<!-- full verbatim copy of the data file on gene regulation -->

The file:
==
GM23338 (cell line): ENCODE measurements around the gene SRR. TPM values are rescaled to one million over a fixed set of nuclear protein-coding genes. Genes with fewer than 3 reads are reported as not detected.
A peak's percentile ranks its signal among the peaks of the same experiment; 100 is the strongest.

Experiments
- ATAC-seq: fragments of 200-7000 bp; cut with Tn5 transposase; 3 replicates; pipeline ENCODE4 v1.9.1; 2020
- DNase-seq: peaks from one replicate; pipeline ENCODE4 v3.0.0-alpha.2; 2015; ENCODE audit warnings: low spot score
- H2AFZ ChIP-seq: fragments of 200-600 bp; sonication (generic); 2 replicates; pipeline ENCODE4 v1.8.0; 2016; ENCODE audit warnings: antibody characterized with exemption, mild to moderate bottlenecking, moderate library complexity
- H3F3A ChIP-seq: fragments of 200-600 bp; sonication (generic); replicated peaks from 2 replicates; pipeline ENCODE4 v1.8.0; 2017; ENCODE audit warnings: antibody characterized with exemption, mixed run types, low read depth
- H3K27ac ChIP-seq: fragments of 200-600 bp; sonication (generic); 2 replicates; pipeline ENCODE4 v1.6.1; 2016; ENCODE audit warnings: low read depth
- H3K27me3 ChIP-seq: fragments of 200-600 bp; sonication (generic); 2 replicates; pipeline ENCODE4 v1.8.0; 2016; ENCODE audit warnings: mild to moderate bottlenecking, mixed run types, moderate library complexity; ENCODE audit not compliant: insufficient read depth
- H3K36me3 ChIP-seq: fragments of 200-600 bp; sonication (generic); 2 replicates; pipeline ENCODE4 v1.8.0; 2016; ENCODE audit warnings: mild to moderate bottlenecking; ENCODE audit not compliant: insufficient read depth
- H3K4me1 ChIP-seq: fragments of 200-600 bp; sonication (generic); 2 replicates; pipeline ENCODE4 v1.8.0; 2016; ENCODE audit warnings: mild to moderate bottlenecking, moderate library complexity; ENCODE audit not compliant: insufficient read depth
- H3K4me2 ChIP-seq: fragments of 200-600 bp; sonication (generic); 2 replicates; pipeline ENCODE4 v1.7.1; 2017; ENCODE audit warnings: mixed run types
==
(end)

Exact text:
GM23338 (cell line): ENCODE measurements around the gene SRR. TPM values are rescaled to one million over a fixed set of nuclear protein-coding genes. Genes with fewer than 3 reads are reported as not detected.
A peak's percentile ranks its signal among the peaks of the same experiment; 100 is the strongest.

Experiments
- ATAC-seq: fragments of 200-7000 bp; cut with Tn5 transposase; 3 replicates; pipeline ENCODE4 v1.9.1; 2020
- DNase-seq: peaks from one replicate; pipeline ENCODE4 v3.0.0-alpha.2; 2015; ENCODE audit warnings: low spot score
- H2AFZ ChIP-seq: fragments of 200-600 bp; sonication (generic); 2 replicates; pipeline ENCODE4 v1.8.0; 2016; ENCODE audit warnings: antibody characterized with exemption, mild to moderate bottlenecking, moderate library complexity
- H3F3A ChIP-seq: fragments of 200-600 bp; sonication (generic); replicated peaks from 2 replicates; pipeline ENCODE4 v1.8.0; 2017; ENCODE audit warnings: antibody characterized with exemption, mixed run types, low read depth
- H3K27ac ChIP-seq: fragments of 200-600 bp; sonication (generic); 2 replicates; pipeline ENCODE4 v1.6.1; 2016; ENCODE audit warnings: low read depth
- H3K27me3 ChIP-seq: fragments of 200-600 bp; sonication (generic); 2 replicates; pipeline ENCODE4 v1.8.0; 2016; ENCODE audit warnings: mild to moderate bottlenecking, mixed run types, moderate library complexity; ENCODE audit not compliant: insufficient read depth
- H3K36me3 ChIP-seq: fragments of 200-600 bp; sonication (generic); 2 replicates; pipeline ENCODE4 v1.8.0; 2016; ENCODE audit warnings: mild to moderate bottlenecking; ENCODE audit not compliant: insufficient read depth
- H3K4me1 ChIP-seq: fragments of 200-600 bp; sonication (generic); 2 replicates; pipeline ENCODE4 v1.8.0; 2016; ENCODE audit warnings: mild to moderate bottlenecking, moderate library complexity; ENCODE audit not compliant: insufficient read depth
- H3K4me2 ChIP-seq: fragments of 200-600 bp; sonication (generic); 2 replicates; pipeline ENCODE4 v1.7.1; 2017; ENCODE audit warnings: mixed run types